State Farm Booting Dealer Shops from Select Service, Ohio Shop Says
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Ohio Shop Says State Farm Booting Dealer Shops from Program

Jason Stahl has 28 years of experience as an editor, and has been editor of BodyShop Business for the past 16 years. He currently is a gold pin member of the Collision Industry Conference. Jason, who hails from Cleveland, Ohio, earned a bachelor of arts degree in English from John Carroll University and started his career in journalism at a weekly newspaper, doing everything from delivering newspapers to selling advertising space to writing articles.

The manager of a dealership collision repair facility in Ohio says his shop was recently kicked off State Farm’s Select Service program with no explanation. And he is seeing a trend of other dealer shops in his region being jettisoned from the program as well, with State Farm seemingly favoring independents and large MSOs.

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The shop, with gross annual sales of $1.4 million, started seeing its score, which had been in the 800s, go down last July.

“I kept asking why, and they said, ‘We are changing the way we’re scoring you, but we can only share so much information,’” the manager, who wishes to remain anonymous, said.

In December, the shop was notified of its removal from Select Service via email – this after being on the program for many years.

The manager claims five other dealer shops have been ousted from the program since December. He has been tracking this by searching for shops via zip code on State Farm’s shop locator.


With the advantage independent shops have over dealer shops, the manager said this latest blow is making business a tough go of late.

“Dealer shops have a significant disadvantage over independents as far as offering discounts and what not,” he said. “They say it costs too much to get our cars fixed with you. How can you compete on that level with the independent who is giving a parts and labor discount?”

This kind of activity is nothing new and demonstrates the hazards of relying too much on DRP work – and calls into question the term “partnership” to describe the business relationship between a body shop and insurer. Insurers drop shops all the time off their programs without any explanation, no matter how many years they have been working together.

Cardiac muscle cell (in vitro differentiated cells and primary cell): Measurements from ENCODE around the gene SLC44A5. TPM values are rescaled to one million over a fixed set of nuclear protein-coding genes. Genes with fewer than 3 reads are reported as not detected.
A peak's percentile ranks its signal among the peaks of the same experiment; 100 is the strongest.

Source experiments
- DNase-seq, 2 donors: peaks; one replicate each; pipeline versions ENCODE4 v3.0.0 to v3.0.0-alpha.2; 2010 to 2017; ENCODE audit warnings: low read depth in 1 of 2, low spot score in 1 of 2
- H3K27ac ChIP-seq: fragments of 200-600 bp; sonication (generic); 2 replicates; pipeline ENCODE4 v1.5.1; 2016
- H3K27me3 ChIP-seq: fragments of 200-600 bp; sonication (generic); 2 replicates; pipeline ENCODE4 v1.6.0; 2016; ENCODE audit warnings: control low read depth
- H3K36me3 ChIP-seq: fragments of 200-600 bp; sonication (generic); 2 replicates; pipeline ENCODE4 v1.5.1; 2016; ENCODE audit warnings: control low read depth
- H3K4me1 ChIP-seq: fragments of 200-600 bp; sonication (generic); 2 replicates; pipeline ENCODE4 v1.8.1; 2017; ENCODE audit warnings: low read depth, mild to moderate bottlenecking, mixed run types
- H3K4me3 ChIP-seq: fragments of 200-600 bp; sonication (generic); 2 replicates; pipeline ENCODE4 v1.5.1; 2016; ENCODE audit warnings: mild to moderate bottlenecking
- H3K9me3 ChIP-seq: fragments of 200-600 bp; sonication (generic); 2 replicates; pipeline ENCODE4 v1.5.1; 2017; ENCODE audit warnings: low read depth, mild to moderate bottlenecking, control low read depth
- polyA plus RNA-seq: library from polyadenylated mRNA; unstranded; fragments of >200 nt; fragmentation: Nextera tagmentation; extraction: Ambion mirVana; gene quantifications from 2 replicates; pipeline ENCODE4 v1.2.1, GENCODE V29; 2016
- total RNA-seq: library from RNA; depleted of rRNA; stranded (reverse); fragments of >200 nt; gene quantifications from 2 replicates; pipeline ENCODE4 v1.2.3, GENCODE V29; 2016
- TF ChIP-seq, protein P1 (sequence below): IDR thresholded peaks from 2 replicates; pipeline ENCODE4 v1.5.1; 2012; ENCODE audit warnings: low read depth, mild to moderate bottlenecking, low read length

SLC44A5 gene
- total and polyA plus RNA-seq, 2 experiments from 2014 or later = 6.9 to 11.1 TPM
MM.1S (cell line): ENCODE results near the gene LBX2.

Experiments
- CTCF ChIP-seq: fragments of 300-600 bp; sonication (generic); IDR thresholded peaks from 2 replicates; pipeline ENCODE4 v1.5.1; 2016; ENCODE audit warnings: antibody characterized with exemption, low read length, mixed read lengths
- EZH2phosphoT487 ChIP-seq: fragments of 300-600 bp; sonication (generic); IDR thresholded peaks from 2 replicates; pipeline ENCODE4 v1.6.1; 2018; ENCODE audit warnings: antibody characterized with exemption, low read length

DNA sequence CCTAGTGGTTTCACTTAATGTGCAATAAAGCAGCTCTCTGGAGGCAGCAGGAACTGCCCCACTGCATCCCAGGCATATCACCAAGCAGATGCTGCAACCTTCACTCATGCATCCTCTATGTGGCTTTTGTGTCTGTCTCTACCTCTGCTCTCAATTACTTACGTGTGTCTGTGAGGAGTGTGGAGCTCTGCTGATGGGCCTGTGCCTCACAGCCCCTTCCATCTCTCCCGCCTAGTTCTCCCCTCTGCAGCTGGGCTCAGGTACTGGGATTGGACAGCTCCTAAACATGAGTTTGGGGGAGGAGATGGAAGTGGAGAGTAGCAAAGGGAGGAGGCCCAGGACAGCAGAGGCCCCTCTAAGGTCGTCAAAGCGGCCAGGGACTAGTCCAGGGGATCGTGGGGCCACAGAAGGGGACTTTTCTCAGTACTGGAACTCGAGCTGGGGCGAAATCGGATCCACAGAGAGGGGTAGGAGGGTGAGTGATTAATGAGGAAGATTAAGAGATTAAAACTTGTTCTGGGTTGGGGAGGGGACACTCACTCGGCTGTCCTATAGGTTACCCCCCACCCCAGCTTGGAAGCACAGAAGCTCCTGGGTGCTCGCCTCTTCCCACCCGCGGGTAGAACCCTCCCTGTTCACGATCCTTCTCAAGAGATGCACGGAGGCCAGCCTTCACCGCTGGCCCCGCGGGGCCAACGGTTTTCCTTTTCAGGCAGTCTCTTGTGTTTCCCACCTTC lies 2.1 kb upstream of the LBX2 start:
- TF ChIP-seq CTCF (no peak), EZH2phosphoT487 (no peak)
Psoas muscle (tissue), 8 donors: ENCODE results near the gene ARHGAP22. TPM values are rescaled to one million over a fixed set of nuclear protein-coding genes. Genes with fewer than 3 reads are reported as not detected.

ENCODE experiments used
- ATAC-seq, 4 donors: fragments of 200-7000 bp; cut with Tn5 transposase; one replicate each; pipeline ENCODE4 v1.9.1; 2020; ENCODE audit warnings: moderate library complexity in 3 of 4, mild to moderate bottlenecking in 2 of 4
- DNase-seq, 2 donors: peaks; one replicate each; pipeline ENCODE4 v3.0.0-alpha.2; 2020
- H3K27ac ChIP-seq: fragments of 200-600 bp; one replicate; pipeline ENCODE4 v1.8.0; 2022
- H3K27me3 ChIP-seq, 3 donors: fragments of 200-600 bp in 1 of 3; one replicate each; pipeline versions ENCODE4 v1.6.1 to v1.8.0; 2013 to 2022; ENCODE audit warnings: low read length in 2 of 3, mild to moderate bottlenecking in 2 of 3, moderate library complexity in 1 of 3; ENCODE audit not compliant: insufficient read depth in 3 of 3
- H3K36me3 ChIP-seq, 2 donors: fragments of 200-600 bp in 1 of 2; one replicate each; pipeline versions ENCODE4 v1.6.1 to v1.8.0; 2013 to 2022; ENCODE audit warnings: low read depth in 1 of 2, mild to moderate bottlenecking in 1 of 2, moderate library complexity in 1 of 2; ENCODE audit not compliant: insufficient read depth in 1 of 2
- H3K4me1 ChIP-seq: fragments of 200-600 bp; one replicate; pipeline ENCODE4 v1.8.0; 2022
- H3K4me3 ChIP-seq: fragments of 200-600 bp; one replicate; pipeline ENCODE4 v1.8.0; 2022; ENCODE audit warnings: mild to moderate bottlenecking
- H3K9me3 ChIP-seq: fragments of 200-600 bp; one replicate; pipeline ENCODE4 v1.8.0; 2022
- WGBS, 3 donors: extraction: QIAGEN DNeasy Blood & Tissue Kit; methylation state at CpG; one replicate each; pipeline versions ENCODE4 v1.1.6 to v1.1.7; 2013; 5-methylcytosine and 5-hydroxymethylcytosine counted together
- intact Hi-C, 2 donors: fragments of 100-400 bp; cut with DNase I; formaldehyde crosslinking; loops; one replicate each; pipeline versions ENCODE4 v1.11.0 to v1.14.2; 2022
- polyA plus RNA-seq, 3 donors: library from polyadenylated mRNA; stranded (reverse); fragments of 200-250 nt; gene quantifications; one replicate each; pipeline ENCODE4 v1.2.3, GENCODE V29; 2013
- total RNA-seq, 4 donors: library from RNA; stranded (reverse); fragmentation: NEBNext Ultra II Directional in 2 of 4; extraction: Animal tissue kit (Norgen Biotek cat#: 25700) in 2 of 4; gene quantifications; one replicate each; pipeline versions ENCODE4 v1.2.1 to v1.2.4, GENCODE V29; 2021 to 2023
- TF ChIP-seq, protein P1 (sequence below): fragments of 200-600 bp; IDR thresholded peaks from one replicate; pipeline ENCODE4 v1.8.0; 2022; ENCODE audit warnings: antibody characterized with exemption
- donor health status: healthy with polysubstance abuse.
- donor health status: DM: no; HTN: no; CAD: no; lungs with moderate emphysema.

Faith Quality Auto Body in Murrieta, Calif., is an independent but was also booted from Select Service after having been on the program for 20 years.

“No warning, no probation, just dropped us,” said Lee Amaradio, owner of Faith Quality Auto Body. “They said our dashboard wasn’t in the top percentile and they were sorry but they were dropping us.

“I tried several emails and phone calls, and they never even answered one. So we moved our labor rate back up and moved on. What we found was that they expected the same discounts and labor rates they had when we were a DRP; they acted quite offended and started working at keeping vehicles out of our shop. It took them awhile but they succeeded, and our State Farm work, after it was once about $2 million a year, is now among the least of all of our insurers.”


Amaradio heard from loyal customers that State Farm flat-out told them not to take their vehicles to his shop and, if they did, not only would the repairs not be guaranteed but the repairs would be delayed.

“They can make their dashboard say whatever they want, and with their one-sided agreements, they are not anything like a partnership,” Amaradio said. “These one-sided agreements mean nothing to the shop owner; they are all in favor of the insurer and cannot be negotiated.”

We reached out to State Farm for comment, but they said they could not get into specifics.

“The State Farm Select Service program is a network of auto repairers committed to providing quality auto repairs for State Farm customers. Repairers invited to participate in the Select Service program have to meet performance standards established by State Farm. Due to confidentiality, we do not discuss the specifics of our relationships with vendors.”

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